Hannah Wants: 2015's DJ phenomenon
Hannah Wants’ rise may seem to have been rapid, but there are years of hard graft behind it
Beneath the blistering afternoon sun, Hannah Wants is giving Mixmag a tour of Ibiza's San Antonio district. "I literally came here with a dream…" she says, breaking off to take a photo of the poster for that evening's gig at Amnesia. Her logo, front and centre, completes the sentence for her. Walking the sunset strip, Wants' distinctive appearance – masses of dark, pre-Raphaelite curls gathered in a headband, Moschino accessories and Boy London garms – causes heads to turn. Not just those belonging to the young Brits gathered shirtless under branded parasols, though they do stare with increasing expressions of recognition, but waiters and bar owners too, with a hug here, and a wave there. And Hannah is at the centre of it all, prickling slightly with managed shyness, but clearly in her element. Just as she is a few hours later, when she reduces the rammed Amnesia terrace to a humid mass of smartphones, beaming faces and grasping hands. Blending and cutting between Daniel Bortz and Dusky, thundering sub-bass and 'Professional Widow', it is, in anyone's estimation, a technically compelling and joyous performance. The realtime response is more succinct: someone raises their hands, thumbs together, index fingers splayed in a 'W' for Wants. Then another. Then one more. Dreams, eh? Funny things.
For the girl born Hannah Alicia Smith in a village near Birmingham, and who just five years ago was eking out a living in San An as a jobbing DJ, this journey takes on the cadence of a Hollywood blockbuster, the kind they stopped making in the 80s because they were too unrealistic. The elevator pitch? In 2012 she won Mixmag's Creamfields DJ competition. Three years on, look at her. "It's surreal," the 28-year-old beams. She's right: Hannah Wants is one of the biggest British stars in house music. When we meet she's coasting on a few hours' sleep after T In The Park, but her newfound fame, which is heightened in San An where she's approaching local legend status, keeps her on her toes. And with an eyewatering global touring schedule to keep to, the list of places where she can go and not get recognised is dwindling. She's well on her way to conquering the US, too: this April she headlined her first North American tour, her techy, bottom-heavy house and dynamic DJing style chiming with the Stateside fondness for supersized Brit bass music. Not content with being a DJ, she's upsizing to brand, curating festival stages and tours under the 'What Hannah Wants' banner. How she manages to squeeze in a Radio 1 residency is anyone's guess, but it wins her an even bigger audience than the gargantuan festival crowds she's used to commanding. At face value, tonight's Amnesia gig feels like a glorious homecoming – but this is her residency, and she's back in a month to do it all again.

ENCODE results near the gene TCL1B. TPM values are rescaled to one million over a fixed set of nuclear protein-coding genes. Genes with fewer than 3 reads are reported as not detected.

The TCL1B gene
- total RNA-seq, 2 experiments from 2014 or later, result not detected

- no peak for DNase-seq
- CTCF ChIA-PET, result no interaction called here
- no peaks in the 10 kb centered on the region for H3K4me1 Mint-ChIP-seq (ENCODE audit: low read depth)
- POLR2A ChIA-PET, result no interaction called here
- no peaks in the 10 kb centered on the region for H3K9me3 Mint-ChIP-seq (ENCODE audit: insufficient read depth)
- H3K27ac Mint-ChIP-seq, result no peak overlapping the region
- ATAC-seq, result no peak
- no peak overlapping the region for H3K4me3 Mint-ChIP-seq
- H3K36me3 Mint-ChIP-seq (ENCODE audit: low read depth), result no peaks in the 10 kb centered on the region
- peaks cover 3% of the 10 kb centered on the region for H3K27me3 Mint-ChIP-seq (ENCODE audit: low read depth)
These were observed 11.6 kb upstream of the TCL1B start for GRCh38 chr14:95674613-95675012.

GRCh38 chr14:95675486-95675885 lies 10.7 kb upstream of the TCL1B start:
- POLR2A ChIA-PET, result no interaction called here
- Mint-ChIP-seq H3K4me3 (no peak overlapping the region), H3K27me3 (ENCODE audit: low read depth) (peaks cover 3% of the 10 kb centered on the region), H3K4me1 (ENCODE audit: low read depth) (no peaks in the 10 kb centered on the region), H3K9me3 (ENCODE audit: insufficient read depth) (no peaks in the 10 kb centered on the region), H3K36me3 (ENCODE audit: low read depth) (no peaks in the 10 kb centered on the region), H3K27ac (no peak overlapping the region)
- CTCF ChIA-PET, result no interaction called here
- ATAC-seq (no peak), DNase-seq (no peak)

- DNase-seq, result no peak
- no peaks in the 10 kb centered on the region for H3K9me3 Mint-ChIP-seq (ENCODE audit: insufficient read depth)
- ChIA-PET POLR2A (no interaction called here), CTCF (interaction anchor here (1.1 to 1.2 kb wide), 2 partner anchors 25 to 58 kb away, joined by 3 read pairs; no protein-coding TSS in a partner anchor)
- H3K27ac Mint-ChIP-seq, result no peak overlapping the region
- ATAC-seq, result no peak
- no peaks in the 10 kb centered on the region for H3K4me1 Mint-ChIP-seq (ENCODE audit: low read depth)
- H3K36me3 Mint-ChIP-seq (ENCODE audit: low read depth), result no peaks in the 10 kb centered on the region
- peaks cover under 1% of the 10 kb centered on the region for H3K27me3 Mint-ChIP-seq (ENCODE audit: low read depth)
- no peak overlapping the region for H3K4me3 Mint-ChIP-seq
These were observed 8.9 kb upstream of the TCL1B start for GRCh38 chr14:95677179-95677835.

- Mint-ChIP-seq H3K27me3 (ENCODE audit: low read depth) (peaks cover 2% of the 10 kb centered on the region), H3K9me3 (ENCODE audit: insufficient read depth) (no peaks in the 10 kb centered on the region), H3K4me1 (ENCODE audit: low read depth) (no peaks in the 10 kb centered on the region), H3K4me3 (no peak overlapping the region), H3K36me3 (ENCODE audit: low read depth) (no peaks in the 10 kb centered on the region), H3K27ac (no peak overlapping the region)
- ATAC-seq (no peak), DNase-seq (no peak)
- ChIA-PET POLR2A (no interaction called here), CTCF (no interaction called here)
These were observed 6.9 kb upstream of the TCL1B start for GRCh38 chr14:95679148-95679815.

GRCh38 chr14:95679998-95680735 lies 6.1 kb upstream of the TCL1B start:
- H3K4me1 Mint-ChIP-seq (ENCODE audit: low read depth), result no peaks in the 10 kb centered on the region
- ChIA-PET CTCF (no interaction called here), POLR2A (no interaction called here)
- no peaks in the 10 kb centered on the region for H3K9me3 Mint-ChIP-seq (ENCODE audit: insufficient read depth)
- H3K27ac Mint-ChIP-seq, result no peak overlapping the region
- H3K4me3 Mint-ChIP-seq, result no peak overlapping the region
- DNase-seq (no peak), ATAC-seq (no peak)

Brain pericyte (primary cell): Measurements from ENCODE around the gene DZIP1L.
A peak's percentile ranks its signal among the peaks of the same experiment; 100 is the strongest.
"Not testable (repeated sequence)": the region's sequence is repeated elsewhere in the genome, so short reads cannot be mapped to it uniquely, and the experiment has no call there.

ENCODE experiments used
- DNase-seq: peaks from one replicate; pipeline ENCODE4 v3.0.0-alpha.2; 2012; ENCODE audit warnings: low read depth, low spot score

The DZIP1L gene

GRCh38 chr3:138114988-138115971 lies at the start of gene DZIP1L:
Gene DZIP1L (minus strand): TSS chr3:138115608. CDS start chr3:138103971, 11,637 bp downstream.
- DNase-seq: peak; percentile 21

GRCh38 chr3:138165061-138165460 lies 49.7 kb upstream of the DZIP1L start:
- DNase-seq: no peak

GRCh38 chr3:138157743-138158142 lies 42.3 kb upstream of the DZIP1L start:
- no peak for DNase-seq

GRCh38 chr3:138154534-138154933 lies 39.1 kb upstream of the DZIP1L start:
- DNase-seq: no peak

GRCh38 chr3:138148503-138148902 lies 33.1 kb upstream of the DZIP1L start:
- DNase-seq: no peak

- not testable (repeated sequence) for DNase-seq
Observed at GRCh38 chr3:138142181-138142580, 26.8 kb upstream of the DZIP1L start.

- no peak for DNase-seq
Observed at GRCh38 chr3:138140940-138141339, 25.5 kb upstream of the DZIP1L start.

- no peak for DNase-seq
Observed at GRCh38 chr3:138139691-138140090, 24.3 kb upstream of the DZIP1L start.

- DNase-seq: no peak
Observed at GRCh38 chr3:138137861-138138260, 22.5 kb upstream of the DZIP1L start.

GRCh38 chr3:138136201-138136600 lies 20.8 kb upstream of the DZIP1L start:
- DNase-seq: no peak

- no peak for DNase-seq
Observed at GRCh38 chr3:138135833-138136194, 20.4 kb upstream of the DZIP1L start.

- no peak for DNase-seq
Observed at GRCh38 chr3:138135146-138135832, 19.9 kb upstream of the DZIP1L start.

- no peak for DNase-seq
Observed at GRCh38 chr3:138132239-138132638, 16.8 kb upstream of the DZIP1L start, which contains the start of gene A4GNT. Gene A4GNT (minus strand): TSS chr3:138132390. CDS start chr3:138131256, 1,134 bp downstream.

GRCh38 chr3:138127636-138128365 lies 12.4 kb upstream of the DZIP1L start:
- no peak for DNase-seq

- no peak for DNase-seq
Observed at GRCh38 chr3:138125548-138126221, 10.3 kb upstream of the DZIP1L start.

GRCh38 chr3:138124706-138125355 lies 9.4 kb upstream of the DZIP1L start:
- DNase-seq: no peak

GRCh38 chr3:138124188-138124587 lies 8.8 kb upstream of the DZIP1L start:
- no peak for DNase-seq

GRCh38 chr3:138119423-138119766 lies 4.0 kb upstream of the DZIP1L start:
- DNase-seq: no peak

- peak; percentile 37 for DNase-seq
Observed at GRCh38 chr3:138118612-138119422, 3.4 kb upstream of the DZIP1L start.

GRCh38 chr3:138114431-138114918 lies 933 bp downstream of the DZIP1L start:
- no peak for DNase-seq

We pause in our stroll for strawberry Daiquiris, and as we talk it doesn't take long to hit on the key to her success: graft, and lots of it. "I haven't been the most normal of children. I've never had a proper job, I've wangled my way through," she says, taking a sip of her brightly coloured drink. "My mum was the one who taught me not to settle, to not have normal standards."
Hannah set the bar high early, becoming a promising footballer who played for England and Aston Villa's youth teams. Injury, and her burgeoning clubbing lifestyle, would terminate that career, but not before a period of crossover: "I used to party at Kudos until 9am, go home, shower, get on a coach and travel the country to play Premier League football," she says, sheepishly. "There was a particular moment when I was playing for Aston Villa, either against Arsenal or Doncaster... I remember scoring a diving header when I was wired still from the night before." Um, so you'd describe yourself as focused, then? "One hundred per cent, yes. Whatever I do, I want to be the best at it."